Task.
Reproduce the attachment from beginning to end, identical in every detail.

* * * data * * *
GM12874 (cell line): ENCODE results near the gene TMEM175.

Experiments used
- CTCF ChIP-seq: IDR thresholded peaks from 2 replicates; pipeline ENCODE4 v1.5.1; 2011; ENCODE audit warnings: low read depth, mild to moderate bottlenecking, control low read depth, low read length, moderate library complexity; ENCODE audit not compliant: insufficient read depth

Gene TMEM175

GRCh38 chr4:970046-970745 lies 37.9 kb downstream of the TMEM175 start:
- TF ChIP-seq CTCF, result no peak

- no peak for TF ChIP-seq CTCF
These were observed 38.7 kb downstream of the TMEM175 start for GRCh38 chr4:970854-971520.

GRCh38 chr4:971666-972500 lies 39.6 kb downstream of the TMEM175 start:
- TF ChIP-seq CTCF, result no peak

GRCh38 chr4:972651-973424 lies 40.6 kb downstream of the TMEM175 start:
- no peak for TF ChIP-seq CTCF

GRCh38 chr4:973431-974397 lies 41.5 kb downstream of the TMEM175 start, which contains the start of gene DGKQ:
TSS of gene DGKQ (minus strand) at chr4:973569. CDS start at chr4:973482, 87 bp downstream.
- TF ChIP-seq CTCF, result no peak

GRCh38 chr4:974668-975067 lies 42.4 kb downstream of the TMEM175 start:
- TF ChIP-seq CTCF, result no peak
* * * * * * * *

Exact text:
GM12874 (cell line): ENCODE results near the gene TMEM175.

Experiments used
- CTCF ChIP-seq: IDR thresholded peaks from 2 replicates; pipeline ENCODE4 v1.5.1; 2011; ENCODE audit warnings: low read depth, mild to moderate bottlenecking, control low read depth, low read length, moderate library complexity; ENCODE audit not compliant: insufficient read depth

Gene TMEM175

GRCh38 chr4:970046-970745 lies 37.9 kb downstream of the TMEM175 start:
- TF ChIP-seq CTCF, result no peak

- no peak for TF ChIP-seq CTCF
These were observed 38.7 kb downstream of the TMEM175 start for GRCh38 chr4:970854-971520.

GRCh38 chr4:971666-972500 lies 39.6 kb downstream of the TMEM175 start:
- TF ChIP-seq CTCF, result no peak

GRCh38 chr4:972651-973424 lies 40.6 kb downstream of the TMEM175 start:
- no peak for TF ChIP-seq CTCF

GRCh38 chr4:973431-974397 lies 41.5 kb downstream of the TMEM175 start, which contains the start of gene DGKQ:
TSS of gene DGKQ (minus strand) at chr4:973569. CDS start at chr4:973482, 87 bp downstream.
- TF ChIP-seq CTCF, result no peak

GRCh38 chr4:974668-975067 lies 42.4 kb downstream of the TMEM175 start:
- TF ChIP-seq CTCF, result no peak